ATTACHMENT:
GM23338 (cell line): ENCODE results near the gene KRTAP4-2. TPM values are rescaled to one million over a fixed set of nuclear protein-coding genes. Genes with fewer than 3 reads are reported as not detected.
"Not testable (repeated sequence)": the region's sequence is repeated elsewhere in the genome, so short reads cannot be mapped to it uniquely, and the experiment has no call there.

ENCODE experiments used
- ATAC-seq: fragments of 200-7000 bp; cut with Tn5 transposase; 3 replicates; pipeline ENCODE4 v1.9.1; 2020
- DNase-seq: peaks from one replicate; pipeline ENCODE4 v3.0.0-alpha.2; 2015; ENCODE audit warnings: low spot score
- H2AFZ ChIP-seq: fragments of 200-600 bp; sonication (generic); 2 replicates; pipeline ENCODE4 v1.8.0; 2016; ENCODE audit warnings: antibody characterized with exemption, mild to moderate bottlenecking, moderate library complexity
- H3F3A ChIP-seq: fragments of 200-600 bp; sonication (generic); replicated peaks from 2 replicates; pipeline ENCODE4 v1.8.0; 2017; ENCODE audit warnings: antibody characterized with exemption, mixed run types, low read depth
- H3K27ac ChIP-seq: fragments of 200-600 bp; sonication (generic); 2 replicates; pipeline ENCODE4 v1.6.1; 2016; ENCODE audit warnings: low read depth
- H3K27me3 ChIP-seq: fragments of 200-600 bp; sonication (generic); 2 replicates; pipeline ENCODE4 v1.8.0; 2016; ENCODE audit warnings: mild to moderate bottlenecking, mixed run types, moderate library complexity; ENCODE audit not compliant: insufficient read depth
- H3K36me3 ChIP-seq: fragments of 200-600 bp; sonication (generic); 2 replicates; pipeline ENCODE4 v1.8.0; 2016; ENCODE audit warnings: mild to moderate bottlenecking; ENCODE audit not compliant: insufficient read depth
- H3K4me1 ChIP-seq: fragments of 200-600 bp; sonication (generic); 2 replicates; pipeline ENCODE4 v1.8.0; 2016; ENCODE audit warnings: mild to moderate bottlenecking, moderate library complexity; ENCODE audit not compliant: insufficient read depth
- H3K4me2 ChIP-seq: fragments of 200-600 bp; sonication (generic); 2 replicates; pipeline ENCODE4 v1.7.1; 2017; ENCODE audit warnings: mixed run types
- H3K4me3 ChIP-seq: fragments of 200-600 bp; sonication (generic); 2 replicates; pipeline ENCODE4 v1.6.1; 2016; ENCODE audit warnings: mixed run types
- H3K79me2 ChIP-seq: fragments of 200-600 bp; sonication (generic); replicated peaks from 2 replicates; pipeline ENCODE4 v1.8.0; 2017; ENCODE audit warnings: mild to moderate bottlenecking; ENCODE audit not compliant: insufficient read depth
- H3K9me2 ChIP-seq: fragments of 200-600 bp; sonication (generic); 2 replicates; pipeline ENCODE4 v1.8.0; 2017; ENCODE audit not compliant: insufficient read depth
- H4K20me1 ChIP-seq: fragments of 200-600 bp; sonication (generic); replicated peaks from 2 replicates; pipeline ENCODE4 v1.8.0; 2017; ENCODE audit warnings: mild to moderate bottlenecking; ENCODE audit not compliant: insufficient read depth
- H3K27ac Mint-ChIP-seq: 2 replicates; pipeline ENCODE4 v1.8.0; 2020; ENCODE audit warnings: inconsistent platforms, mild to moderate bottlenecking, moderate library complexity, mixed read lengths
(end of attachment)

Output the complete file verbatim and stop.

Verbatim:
GM23338 (cell line): ENCODE results near the gene KRTAP4-2. TPM values are rescaled to one million over a fixed set of nuclear protein-coding genes. Genes with fewer than 3 reads are reported as not detected.
"Not testable (repeated sequence)": the region's sequence is repeated elsewhere in the genome, so short reads cannot be mapped to it uniquely, and the experiment has no call there.

ENCODE experiments used
- ATAC-seq: fragments of 200-7000 bp; cut with Tn5 transposase; 3 replicates; pipeline ENCODE4 v1.9.1; 2020
- DNase-seq: peaks from one replicate; pipeline ENCODE4 v3.0.0-alpha.2; 2015; ENCODE audit warnings: low spot score
- H2AFZ ChIP-seq: fragments of 200-600 bp; sonication (generic); 2 replicates; pipeline ENCODE4 v1.8.0; 2016; ENCODE audit warnings: antibody characterized with exemption, mild to moderate bottlenecking, moderate library complexity
- H3F3A ChIP-seq: fragments of 200-600 bp; sonication (generic); replicated peaks from 2 replicates; pipeline ENCODE4 v1.8.0; 2017; ENCODE audit warnings: antibody characterized with exemption, mixed run types, low read depth
- H3K27ac ChIP-seq: fragments of 200-600 bp; sonication (generic); 2 replicates; pipeline ENCODE4 v1.6.1; 2016; ENCODE audit warnings: low read depth
- H3K27me3 ChIP-seq: fragments of 200-600 bp; sonication (generic); 2 replicates; pipeline ENCODE4 v1.8.0; 2016; ENCODE audit warnings: mild to moderate bottlenecking, mixed run types, moderate library complexity; ENCODE audit not compliant: insufficient read depth
- H3K36me3 ChIP-seq: fragments of 200-600 bp; sonication (generic); 2 replicates; pipeline ENCODE4 v1.8.0; 2016; ENCODE audit warnings: mild to moderate bottlenecking; ENCODE audit not compliant: insufficient read depth
- H3K4me1 ChIP-seq: fragments of 200-600 bp; sonication (generic); 2 replicates; pipeline ENCODE4 v1.8.0; 2016; ENCODE audit warnings: mild to moderate bottlenecking, moderate library complexity; ENCODE audit not compliant: insufficient read depth
- H3K4me2 ChIP-seq: fragments of 200-600 bp; sonication (generic); 2 replicates; pipeline ENCODE4 v1.7.1; 2017; ENCODE audit warnings: mixed run types
- H3K4me3 ChIP-seq: fragments of 200-600 bp; sonication (generic); 2 replicates; pipeline ENCODE4 v1.6.1; 2016; ENCODE audit warnings: mixed run types
- H3K79me2 ChIP-seq: fragments of 200-600 bp; sonication (generic); replicated peaks from 2 replicates; pipeline ENCODE4 v1.8.0; 2017; ENCODE audit warnings: mild to moderate bottlenecking; ENCODE audit not compliant: insufficient read depth
- H3K9me2 ChIP-seq: fragments of 200-600 bp; sonication (generic); 2 replicates; pipeline ENCODE4 v1.8.0; 2017; ENCODE audit not compliant: insufficient read depth
- H4K20me1 ChIP-seq: fragments of 200-600 bp; sonication (generic); replicated peaks from 2 replicates; pipeline ENCODE4 v1.8.0; 2017; ENCODE audit warnings: mild to moderate bottlenecking; ENCODE audit not compliant: insufficient read depth
- H3K27ac Mint-ChIP-seq: 2 replicates; pipeline ENCODE4 v1.8.0; 2020; ENCODE audit warnings: inconsistent platforms, mild to moderate bottlenecking, moderate library complexity, mixed read lengths